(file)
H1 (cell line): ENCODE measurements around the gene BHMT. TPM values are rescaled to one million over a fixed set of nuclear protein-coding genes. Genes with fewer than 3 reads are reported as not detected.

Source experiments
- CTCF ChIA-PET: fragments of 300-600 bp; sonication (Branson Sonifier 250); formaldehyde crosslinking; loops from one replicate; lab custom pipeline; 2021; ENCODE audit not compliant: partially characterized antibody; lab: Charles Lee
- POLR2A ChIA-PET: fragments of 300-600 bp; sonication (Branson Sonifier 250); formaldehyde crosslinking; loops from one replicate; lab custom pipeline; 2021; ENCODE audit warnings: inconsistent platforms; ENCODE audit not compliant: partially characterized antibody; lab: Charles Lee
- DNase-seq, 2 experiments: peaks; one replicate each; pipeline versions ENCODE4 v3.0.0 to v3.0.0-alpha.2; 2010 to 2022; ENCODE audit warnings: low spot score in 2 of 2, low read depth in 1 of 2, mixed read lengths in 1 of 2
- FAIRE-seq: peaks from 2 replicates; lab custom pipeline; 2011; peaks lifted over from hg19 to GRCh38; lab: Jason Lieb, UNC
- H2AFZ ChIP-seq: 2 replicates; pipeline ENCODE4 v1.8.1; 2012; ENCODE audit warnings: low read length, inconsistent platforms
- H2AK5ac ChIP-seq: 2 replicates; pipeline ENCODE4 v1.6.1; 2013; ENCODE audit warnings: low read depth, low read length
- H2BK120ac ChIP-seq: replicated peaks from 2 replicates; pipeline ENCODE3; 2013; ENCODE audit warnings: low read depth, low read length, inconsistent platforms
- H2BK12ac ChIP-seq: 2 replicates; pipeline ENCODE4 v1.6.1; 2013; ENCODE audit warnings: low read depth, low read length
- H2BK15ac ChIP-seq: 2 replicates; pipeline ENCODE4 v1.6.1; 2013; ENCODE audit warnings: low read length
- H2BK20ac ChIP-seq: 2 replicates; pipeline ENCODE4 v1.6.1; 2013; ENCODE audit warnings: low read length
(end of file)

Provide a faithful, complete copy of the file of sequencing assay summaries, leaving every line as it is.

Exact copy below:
H1 (cell line): ENCODE measurements around the gene BHMT. TPM values are rescaled to one million over a fixed set of nuclear protein-coding genes. Genes with fewer than 3 reads are reported as not detected.

Source experiments
- CTCF ChIA-PET: fragments of 300-600 bp; sonication (Branson Sonifier 250); formaldehyde crosslinking; loops from one replicate; lab custom pipeline; 2021; ENCODE audit not compliant: partially characterized antibody; lab: Charles Lee
- POLR2A ChIA-PET: fragments of 300-600 bp; sonication (Branson Sonifier 250); formaldehyde crosslinking; loops from one replicate; lab custom pipeline; 2021; ENCODE audit warnings: inconsistent platforms; ENCODE audit not compliant: partially characterized antibody; lab: Charles Lee
- DNase-seq, 2 experiments: peaks; one replicate each; pipeline versions ENCODE4 v3.0.0 to v3.0.0-alpha.2; 2010 to 2022; ENCODE audit warnings: low spot score in 2 of 2, low read depth in 1 of 2, mixed read lengths in 1 of 2
- FAIRE-seq: peaks from 2 replicates; lab custom pipeline; 2011; peaks lifted over from hg19 to GRCh38; lab: Jason Lieb, UNC
- H2AFZ ChIP-seq: 2 replicates; pipeline ENCODE4 v1.8.1; 2012; ENCODE audit warnings: low read length, inconsistent platforms
- H2AK5ac ChIP-seq: 2 replicates; pipeline ENCODE4 v1.6.1; 2013; ENCODE audit warnings: low read depth, low read length
- H2BK120ac ChIP-seq: replicated peaks from 2 replicates; pipeline ENCODE3; 2013; ENCODE audit warnings: low read depth, low read length, inconsistent platforms
- H2BK12ac ChIP-seq: 2 replicates; pipeline ENCODE4 v1.6.1; 2013; ENCODE audit warnings: low read depth, low read length
- H2BK15ac ChIP-seq: 2 replicates; pipeline ENCODE4 v1.6.1; 2013; ENCODE audit warnings: low read length
- H2BK20ac ChIP-seq: 2 replicates; pipeline ENCODE4 v1.6.1; 2013; ENCODE audit warnings: low read length